This audit is relevant to any setting where medication is prescribed to manage behavioural problems in adults with intellectual disabilities.
Deb & Fraser (1994) estimated that 20–45% of people with intellectual disabilities take psychotropic medications, of whom 14–30% take them to control a behavioural problem such as aggression or self-injurious behaviour. Clarke et al (1990) reported that 36% of people with intellectual disabilities in residential settings are prescribed psychotropic medications in the absence of a diagnosed psychiatric illness. The aim of the audit was to investigate the practice and subsequent documentation of the use of medication in this context, as controversy surrounds it and there is a paucity of evidence of its effectiveness.
The standards were derived from a national guideline document (Deb et al, 2006):
ᐅ The prescriber needs to ensure that an assessment has been conducted and recorded before treatment is begun.
ᐅ The prescriber is responsible for assessing the person's capacity to consent to treatment.
ᐅ The prescriber should provide the person and/or carers with a written treatment plan at the time of prescribing. The prescriber should also discuss with the person and/or carers the common and serious adverse events related to the treatment (where possible, the prescriber should provide accessible information in writing).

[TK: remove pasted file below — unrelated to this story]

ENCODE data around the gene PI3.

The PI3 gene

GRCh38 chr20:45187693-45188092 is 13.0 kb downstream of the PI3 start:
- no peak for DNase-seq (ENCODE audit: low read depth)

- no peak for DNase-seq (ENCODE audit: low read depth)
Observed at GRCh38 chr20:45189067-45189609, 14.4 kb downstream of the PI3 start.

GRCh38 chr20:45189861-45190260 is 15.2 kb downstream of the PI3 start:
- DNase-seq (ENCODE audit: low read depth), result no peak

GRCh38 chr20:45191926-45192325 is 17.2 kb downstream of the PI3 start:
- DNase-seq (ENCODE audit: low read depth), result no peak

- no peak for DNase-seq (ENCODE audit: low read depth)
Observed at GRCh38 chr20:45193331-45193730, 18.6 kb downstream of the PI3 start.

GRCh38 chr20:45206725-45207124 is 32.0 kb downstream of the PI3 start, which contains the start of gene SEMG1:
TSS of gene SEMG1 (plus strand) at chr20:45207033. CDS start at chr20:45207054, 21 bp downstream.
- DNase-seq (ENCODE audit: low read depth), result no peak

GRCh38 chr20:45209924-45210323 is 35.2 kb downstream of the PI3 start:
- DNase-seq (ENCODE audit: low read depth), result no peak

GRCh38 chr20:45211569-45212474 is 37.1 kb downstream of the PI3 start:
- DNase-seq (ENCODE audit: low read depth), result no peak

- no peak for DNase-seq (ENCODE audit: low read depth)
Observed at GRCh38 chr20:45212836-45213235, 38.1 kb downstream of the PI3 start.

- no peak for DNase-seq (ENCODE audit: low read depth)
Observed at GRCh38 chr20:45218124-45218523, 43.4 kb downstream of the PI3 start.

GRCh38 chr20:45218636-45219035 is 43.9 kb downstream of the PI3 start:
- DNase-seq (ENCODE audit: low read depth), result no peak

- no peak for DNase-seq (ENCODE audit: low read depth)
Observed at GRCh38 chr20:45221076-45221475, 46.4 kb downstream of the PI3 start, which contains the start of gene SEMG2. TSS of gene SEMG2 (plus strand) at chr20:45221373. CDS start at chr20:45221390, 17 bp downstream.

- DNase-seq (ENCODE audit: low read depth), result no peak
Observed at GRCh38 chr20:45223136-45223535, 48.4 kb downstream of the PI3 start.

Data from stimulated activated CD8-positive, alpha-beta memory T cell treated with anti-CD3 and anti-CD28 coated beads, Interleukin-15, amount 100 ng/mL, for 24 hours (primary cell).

ᐅ The method and timing of the assessment of outcome should be set at the beginning of the treatment, along with a follow-up date of review. As far as possible, there should be an objective way to assess outcome (the use of standardised scales is recommended).
ᐅ As far as possible, only one medication should be used at a time, within the recommended range of doses set out in the British National Formulary (BNF) (Joint Formulary Committee, 2009).
Investigators identified a list of all patients who were prescribed medication for a behavioural problem within the past 3 years. This may require investigation into the case notes of each patient within a clinic to establish the reason for any prescriptions. Cases where medication had been prescribed primarily for a mental illness, epilepsy, substance misuse or brain injury were excluded.